Do you feel like a candle burning at both ends? Are your eyes on fire most of the time? Do you feel disoriented? Is it hard to move your body?
You may be experiencing Burnout.
One day, I was driving in my car during my last semester of the Master’s program of physical therapy school. I suddenly didn’t know where I was. By that, I mean it felt like I was in a different town. I was disoriented and recognized nothing around me. I had never seen the buildings. The signs with the names of the roads were foreign to me. Didn’t know where I just came from or where I was going.
Driving the car was not a problem. I was just confused and could not make sense of my surroundings. I was scared and immediately began to pray. I grabbed my cell phone and called my husband to explain what was going on. He asked me to pull over and breathe for a few minutes. I pulled into a parking lot and saw a big sign with the name of a massage studio that, unfortunately, I do not remember or I would be publicly thanking her! I called my husband to let him know I was going to get a massage and would call him back in an hour. I got out of the car and sort of floated in as if sleepwalking.
The woman greeted me and said she was about to close, to which I said,” I really need a massage because I feel really disoriented and in my last semester of PT school”. She quickly escorted me into a beautiful room and began an hour of gentle loving massage and spent a lot of time on my belly. During that hour I cried and felt like I was going back into my body. The massage therapist told me I was not sleeping enough, eating poorly, studying too much, and stressing out. I asked her why no one else seemed to be experiencing this and she responded, “Who else has 3 small children, a husband, and is 40 years old in your Master’s program?” I smiled and said, “No one”. She smiled back and said in her beautiful Mobile, AL accent, “Y’all burned out honey. It’s time to start taking care of yourself”. That was my first experience with Burnout.
In the early ’70s, Herbert Freudenberger coined the term Burnout.
He was a child survivor of the Holocaust and then went to live with an uncaring aunt that had him live in the attic. He ran away when he was a teenager and later became a successful psychologist in N.Y.’s Upper West Side. He worked 12 hours a day and then went to a bad part of town, the Bowery, to assist young people till 2:00 am. One day, his family was preparing to go on a vacation, but Herbert could not physically move from his bed. His analytical mind kicked in and he began to wonder what was happening to him. It was not just exhaustion and it was not just depression. Something new was occurring. He decided to self-analyze himself and began to speak into a tape recorder for two hours than listen to his recordings.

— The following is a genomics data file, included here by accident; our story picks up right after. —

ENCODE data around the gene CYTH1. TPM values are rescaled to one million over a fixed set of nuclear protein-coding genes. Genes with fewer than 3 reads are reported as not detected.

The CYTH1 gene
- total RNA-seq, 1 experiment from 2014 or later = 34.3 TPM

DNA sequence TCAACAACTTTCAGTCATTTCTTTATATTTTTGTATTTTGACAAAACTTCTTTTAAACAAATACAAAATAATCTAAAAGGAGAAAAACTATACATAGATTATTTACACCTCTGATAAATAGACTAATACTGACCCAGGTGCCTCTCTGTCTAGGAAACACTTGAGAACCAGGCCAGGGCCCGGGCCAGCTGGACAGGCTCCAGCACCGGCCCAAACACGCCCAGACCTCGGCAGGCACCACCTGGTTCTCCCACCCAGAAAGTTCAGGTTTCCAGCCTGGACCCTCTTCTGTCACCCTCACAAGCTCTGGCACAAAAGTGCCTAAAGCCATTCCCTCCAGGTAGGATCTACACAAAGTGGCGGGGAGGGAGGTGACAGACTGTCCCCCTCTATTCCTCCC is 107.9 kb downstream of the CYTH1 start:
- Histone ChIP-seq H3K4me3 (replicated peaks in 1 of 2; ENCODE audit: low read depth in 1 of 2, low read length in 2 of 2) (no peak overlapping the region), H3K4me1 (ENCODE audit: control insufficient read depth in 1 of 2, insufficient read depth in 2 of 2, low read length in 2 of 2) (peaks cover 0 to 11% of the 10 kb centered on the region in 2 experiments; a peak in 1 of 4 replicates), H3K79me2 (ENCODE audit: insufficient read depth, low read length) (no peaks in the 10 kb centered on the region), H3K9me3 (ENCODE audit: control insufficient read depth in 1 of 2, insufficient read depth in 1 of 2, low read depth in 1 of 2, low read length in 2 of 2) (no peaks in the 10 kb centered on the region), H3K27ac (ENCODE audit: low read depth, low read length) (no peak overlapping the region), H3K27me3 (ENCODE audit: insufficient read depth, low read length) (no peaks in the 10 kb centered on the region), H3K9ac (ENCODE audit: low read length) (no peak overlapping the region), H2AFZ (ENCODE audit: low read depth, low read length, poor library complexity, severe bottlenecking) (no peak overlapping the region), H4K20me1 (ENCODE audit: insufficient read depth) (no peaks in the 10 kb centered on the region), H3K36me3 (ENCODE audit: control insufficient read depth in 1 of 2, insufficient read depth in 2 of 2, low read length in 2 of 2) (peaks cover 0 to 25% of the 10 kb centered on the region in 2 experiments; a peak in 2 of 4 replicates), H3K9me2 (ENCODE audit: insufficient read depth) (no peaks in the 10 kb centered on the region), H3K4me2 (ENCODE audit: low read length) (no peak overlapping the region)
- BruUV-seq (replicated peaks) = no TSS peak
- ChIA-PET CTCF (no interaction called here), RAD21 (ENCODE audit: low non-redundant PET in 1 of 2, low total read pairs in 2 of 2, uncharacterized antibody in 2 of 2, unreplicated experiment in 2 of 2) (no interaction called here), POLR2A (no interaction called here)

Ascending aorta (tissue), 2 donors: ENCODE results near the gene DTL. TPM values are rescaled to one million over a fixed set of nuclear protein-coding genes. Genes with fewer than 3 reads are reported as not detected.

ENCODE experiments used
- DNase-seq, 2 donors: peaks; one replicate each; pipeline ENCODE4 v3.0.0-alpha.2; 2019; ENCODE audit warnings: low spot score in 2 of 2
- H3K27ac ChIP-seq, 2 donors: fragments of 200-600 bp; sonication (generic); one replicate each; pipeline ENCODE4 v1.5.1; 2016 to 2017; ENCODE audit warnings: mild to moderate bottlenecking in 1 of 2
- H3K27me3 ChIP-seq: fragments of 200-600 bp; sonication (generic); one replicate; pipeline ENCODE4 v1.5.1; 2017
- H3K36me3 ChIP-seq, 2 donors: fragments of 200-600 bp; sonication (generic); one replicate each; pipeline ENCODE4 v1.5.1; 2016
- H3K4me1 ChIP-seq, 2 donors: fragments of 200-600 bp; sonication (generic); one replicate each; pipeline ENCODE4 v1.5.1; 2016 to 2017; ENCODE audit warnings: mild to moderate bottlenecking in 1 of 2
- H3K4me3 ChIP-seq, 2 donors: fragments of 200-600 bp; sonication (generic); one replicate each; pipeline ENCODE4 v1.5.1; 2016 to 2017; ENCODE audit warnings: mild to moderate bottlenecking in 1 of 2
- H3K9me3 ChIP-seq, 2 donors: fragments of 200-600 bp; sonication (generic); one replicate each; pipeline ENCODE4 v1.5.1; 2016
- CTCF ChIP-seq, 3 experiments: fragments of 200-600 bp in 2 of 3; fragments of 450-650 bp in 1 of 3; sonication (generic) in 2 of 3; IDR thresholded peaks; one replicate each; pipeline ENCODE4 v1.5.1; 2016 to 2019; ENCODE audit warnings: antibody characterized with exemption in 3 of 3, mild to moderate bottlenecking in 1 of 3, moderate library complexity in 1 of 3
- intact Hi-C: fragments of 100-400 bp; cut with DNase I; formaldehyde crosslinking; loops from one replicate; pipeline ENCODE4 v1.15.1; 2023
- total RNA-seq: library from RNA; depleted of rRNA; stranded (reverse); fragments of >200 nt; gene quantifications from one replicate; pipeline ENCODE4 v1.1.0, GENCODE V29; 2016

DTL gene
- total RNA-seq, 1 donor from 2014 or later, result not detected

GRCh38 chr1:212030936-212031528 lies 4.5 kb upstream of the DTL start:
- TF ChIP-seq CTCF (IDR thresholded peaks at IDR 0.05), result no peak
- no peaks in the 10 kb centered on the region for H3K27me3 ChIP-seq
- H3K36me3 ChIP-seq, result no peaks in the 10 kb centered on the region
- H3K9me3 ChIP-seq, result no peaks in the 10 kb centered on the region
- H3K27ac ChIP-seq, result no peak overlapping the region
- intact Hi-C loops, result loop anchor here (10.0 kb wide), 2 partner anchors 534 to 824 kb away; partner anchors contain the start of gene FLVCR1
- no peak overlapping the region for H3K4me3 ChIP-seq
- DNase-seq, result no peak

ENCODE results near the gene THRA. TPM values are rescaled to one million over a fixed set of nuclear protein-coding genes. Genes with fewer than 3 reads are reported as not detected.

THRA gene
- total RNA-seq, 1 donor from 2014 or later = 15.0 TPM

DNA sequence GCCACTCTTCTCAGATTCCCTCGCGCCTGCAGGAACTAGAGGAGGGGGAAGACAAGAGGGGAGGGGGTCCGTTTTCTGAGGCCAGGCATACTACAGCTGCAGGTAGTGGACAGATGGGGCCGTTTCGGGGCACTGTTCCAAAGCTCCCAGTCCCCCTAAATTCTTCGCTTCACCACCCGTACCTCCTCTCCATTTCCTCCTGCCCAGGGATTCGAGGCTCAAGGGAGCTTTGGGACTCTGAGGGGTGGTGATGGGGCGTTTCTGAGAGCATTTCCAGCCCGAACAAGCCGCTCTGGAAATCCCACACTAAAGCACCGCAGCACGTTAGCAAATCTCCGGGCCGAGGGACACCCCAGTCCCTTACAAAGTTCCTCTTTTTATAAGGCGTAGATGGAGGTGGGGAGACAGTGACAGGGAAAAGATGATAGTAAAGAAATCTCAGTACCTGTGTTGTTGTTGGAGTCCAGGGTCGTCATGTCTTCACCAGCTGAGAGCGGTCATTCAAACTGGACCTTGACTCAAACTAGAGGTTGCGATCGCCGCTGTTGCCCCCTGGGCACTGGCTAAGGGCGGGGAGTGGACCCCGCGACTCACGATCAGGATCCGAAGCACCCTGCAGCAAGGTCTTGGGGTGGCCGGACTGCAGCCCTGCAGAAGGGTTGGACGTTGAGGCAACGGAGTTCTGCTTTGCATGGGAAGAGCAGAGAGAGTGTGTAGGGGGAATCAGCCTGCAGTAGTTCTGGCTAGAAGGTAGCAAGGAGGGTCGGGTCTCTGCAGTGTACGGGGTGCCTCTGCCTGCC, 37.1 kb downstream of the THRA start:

These are his words from the recordings: “I don’t know how to have fun. I don’t know how to be readily joyful”.
When he heard his own words, his mind went to the drug addicts down on the Bowery with their blank looks and their cigarettes burning out. So he wrote the book, Burnout: The High Cost of High Achievement. High achievers and the young people on the Bowery were both similar to him. Mr. Freudenberger said, “Burnout really is a response to stress. It’s a response to frustration. It’s a response to a demand that an individual may make upon themself in terms of a requirement for perfectionism or drive”.
“I don’t know how to have fun or be readily joyful” these words for Herbert changed his whole life.
The key to preventing burnout is balance.
Picture yourself sitting on the center of a seesaw. On one side there are your stressors (work, family responsibilities, bills…) on the other side there are your stress relievers (activities that create fun and let you feel joy). Which way is your seesaw tilting? Which side is pulling? Have you forgotten what is fun and joyful? Here’s an easy powerful list of fun and joy to choose from:
- Date night, girls/guys night out (see previous blog)
- Laughing out loud
- Watching funny movies
- Walking on the beach
- Playing with your animals
- Playing with small children
- Playing board games
- Jumping on a trampoline
Are we demanding too much from ourselves and seeking the unrealistic goal of perfection? Let’s listen to our bodies as they scream for our help. Today, let’s honor the fact that we create burnout. In the same breath, let’s agree to balance our lives by adding more joy and laughter to the other end of our seesaw.
With Love and Health,
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